Bananas grow year-round in India, and her citizens consume most of the country’s whopping 30 tons produced annually. Additionally, bananas is the nation’s 7th largest crop. The only foods surpassing banana’s yield are essentials such as rice, buffalo milk, wheat, and—perhaps surprisingly—sugar cane and mangos.
26 out of 29 Indian states grow bananas. Tamil Nadu grows 23 percent of India’s supply, with Maharashtra and Gujarat growing the second and third largest volume, respectively. Other major banana growing states include Andhra Pradesh, Karnataka, Bihar, Madhya Pradesh, Uttar Pradesh, West Bengal and Assam. The lowest-yielding state is Rajasthan, growing just one ton of the fruit per year.
India’s fertile soils support hundreds of banana varieties, but farmers only cultivate roughly 12 local and 30 exotic varieties commercially. Each of these types varies subtly in their taste, appearance, and even aroma. According to the book, “Fruit Crops,” India mostly exports Dwarf Cavendish and Robusta varieties, and locals consume Poovan, Rasthali, Virupakshi and Chakkarakeli varieties.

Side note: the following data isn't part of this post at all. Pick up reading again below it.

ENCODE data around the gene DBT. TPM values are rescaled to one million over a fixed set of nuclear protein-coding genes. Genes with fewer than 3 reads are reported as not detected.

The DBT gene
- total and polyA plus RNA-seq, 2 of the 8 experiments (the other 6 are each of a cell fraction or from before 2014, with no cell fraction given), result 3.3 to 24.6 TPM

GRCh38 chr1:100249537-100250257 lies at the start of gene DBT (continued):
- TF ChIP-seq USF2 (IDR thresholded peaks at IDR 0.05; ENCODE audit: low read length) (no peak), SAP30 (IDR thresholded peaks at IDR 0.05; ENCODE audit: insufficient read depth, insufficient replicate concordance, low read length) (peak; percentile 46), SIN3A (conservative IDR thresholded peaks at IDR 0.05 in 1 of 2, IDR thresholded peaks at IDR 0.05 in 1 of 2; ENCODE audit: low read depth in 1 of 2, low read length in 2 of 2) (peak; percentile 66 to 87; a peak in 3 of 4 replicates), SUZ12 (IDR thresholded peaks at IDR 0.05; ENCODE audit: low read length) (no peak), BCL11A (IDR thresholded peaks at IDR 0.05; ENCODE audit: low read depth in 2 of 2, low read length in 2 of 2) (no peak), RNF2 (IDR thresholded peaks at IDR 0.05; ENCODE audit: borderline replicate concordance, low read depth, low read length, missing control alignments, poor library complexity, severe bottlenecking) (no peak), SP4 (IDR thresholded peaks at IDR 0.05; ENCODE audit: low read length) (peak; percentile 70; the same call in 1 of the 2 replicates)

Where to find Banana in India:
Bananas are a staple food, found in the smallest thatched hut in Mizoram to the gleaming high rises in Mumbai. No produce shop is without a bundle of bananas. Some vendors tie them from their rickety tin roofs, while others line the shelves with five varieties.
The quality of bananas may not be as high in the temperate northern states, but regular transport from the south—coupled with the odd banana plantation here and there—make the fruits easily accessible.
Checking for Ripeness:
With the exception of plantains and a few select varieties, bananas should be yellow; not green. They are also sweetly aromatic when ripe. Though many shun eating bananas with brown/black spots, these mottled fruits are actually at peak sweetness and perfectly edible.